AUSTIN, Texas. According to CNN, 30 children this year have died due to heatstroke after being left in a hot car. Hot car deaths are tragic accidental deaths linked to cars. Often the parents or caretakers are held at fault. Just recently, a boy in Texas died when his mother left him in the back seat of her car, thinking she had dropped him off at day care.
The law holds individuals criminally and civilly accountable when children die due to being left in a hot car. This means that caretakers can be held responsible if they forget to remove a child from a hot car. Yet, is the problem larger than parental and caretaker negligence, and one of a society that is so busy and sleep-deprived that parents and caretakers forget their own children? The brain sometimes relies on the power of habit, so if a parent’s plans change, he or she may forget a child is in the backseat, especially if someone else usually drops off the child at day care. But, can technology help?
New legislation called the Hot Cars Act of 2016 would require that all passenger vehicles be equipped with technology to alert parents if the child is left in the backseat of the car. Much like a headlights on warning, the alarm would signal to parents that a child is still in the car.
According to NBC New York, even children who survive being left in a hot car can be left with irreversible brain damage. This can lead to life-long developmental issues, cognitive issues, and sensorimotor problems. Parents whose children are injured in this manner could face years of medical bills and rehabilitative care for their children. Caretakers may need proper training in how to avoid the kind of mental errors that lead to hot car deaths. Parents whose children are personally injured due to being left in a hot car by a caretaker should also know their rights. The Luke Dow Law Firm in Austin is a personal injury law firm that fights to protect the rights of those who have been hurt due to another person’s negligence.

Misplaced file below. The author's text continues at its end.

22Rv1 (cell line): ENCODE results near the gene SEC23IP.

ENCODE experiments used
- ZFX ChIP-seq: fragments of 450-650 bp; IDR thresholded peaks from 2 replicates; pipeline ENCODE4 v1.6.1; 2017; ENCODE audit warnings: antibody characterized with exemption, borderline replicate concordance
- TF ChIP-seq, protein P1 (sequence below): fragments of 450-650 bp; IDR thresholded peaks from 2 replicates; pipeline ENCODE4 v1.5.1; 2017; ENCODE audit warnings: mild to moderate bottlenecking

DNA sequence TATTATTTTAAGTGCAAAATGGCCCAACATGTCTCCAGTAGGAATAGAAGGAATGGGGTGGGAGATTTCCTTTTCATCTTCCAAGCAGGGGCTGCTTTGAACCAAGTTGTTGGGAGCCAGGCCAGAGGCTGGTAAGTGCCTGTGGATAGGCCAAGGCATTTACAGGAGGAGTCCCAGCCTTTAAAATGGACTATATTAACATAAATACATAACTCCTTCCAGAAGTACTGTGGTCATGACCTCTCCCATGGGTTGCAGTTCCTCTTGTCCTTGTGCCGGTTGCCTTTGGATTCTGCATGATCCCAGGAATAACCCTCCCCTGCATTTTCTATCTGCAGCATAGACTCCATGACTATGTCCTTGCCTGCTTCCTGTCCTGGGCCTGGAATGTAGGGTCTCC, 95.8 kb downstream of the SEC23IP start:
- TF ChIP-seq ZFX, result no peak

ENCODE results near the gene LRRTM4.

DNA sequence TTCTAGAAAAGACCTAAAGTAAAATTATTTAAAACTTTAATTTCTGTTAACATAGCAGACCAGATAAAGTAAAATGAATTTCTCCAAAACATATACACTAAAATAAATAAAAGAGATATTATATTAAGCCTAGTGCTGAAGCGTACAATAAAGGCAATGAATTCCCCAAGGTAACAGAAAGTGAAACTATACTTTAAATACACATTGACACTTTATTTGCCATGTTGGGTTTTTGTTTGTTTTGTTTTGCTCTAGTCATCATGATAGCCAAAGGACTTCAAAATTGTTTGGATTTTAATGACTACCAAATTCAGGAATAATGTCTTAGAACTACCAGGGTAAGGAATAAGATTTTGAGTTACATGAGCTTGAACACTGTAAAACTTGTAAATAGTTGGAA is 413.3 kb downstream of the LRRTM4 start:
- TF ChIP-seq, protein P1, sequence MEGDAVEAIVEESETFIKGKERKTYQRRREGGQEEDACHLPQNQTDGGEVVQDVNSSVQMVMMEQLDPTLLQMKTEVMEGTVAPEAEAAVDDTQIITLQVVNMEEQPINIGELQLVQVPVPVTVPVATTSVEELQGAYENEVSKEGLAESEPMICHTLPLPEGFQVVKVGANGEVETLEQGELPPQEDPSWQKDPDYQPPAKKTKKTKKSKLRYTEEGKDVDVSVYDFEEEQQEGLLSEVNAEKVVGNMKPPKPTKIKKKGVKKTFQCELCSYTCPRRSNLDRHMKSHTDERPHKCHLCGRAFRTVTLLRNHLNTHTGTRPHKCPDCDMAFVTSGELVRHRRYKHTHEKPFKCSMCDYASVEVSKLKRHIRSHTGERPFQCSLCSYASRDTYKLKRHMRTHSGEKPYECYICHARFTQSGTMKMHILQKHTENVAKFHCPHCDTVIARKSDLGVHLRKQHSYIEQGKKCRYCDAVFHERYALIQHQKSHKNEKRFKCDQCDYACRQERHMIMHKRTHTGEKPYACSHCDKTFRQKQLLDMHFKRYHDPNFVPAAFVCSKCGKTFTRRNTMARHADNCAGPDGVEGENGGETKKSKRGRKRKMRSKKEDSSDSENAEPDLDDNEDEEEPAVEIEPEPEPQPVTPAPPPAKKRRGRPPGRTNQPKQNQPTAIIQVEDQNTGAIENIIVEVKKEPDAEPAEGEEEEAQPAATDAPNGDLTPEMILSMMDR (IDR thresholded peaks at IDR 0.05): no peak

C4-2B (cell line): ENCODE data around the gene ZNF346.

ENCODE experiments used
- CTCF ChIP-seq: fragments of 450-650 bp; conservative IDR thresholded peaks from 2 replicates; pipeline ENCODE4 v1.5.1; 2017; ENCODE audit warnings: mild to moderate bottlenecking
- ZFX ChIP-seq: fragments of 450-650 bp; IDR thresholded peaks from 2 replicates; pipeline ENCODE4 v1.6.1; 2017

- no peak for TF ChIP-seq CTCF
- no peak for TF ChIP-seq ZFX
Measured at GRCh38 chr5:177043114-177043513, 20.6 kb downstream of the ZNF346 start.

Caretakers, bus drivers, and professional drivers may be held to a higher standard of care in ensuring that children aren’t left behind in hot vehicles. Bus drivers are often informed to inspect buses to ensure no children have been left inside, but without assistive technology, mistakes may still happen. As technology improves to protect children, caretakers may be expected to use it.
The consequences of hot car injuries and death are just too high. While many hot car deaths are the result of a parent’s honest and tragic mistake, lawmakers and communities are working together to find better ways to prevent these tragedies. At the end of the day, good habits may be able to protect your child from a lapse in memory. Get into the habit of checking the back seat of your car, every time, even when you know your child isn’t with you. Keep a purse or phone in the backseat to make sure you’ll always check the back before leaving your car. Have a plan in place with your day care or childcare provider. If your child doesn’t show up as expected, ask for a phone call. Make sure childcare providers who transport your children have training and plans in place to prevent hot car deaths.
Finally, child safety is everyone’s responsibility. Call 911 if you see a child alone in a car. You may also have rights if your child was hurt in a car due to another person’s error or negligence. If you or a loved one has been hurt in a car accident, visit www.lukedow.com to learn more.